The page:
fast-moving, gray and black object crisscrossed Puget Sound near
Everett during the week of October 1, 2010. It was not an orca,
it was a Piranha USV, a 54-foot-long
prototype of an unmanned surface vessel (USV) that began its sea trials.
It's made of carbon-fiber composites like the 787 Dreamliner, but with an extra ingredient — nanotube molecules that add strength and stiffness, according to developer Zyvex Technologies of Ohio.
Unlike the Dreamliner, the Piranha will be manufactured locally. Zyvex has leased space in Bothell where it will have 20 employees by year-end and perhaps double that in 2011, building the two sections that are assembled to make the vessel, says President Lance Criscuolo. Seattle Times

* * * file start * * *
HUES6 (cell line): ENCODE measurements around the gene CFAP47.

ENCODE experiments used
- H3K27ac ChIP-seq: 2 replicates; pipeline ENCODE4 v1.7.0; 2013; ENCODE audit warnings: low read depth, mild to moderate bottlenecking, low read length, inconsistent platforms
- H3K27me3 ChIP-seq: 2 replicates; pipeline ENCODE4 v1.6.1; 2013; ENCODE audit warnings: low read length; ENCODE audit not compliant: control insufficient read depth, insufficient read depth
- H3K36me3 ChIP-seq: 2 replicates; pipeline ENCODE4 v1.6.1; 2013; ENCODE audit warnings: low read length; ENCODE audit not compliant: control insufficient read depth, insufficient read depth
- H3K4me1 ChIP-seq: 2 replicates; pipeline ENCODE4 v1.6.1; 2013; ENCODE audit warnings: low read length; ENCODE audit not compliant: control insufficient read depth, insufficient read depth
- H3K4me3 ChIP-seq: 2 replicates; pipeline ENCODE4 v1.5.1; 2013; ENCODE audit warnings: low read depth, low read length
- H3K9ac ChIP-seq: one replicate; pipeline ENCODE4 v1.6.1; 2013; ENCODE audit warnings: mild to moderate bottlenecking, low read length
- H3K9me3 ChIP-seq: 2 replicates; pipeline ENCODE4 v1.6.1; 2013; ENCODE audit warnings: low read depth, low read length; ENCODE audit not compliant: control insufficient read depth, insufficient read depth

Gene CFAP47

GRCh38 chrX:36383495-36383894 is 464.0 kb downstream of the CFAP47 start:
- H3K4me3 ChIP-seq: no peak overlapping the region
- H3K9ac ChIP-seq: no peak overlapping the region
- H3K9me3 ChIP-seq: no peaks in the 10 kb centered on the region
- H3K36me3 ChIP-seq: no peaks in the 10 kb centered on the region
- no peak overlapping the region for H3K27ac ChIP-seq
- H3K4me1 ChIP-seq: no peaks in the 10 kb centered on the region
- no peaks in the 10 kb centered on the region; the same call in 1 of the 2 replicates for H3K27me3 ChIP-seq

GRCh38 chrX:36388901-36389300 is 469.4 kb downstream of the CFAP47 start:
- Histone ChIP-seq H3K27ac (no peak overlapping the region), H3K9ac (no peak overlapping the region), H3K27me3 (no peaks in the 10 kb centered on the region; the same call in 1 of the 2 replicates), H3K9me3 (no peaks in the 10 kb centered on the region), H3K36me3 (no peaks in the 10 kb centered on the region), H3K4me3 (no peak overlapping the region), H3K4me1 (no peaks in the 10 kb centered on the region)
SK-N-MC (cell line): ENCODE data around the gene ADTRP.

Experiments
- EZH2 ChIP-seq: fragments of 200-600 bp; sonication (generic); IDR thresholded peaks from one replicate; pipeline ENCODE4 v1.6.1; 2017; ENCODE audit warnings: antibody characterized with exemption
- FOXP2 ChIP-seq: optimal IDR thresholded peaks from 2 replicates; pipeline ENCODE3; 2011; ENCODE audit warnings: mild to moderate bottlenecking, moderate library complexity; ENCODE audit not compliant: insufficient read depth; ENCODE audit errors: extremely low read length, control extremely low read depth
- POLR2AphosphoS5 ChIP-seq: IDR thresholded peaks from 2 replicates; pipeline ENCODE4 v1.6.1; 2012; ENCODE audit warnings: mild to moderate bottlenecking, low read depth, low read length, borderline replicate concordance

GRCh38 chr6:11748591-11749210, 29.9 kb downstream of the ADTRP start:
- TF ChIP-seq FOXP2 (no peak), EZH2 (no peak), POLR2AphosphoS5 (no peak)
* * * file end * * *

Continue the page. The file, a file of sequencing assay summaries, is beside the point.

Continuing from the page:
That's Mount Baker, way north of Everett
The Piranha weighs 5 tons with engine and transmission, says Criscuolo, and it can carry 7 ½ tons of payload and fuel.
The company expects it to cruise at 25 knots for 2,800 nautical miles, or speed for shorter distances at 45 knots.
composite-fiber material is one reason for that kind of performance.
The prototype "is the largest structure ever built from these enhanced
materials — nanoreinforced carbon fiber," says Zyvex director of
defense applications Michael Nemeth.
Company Web Site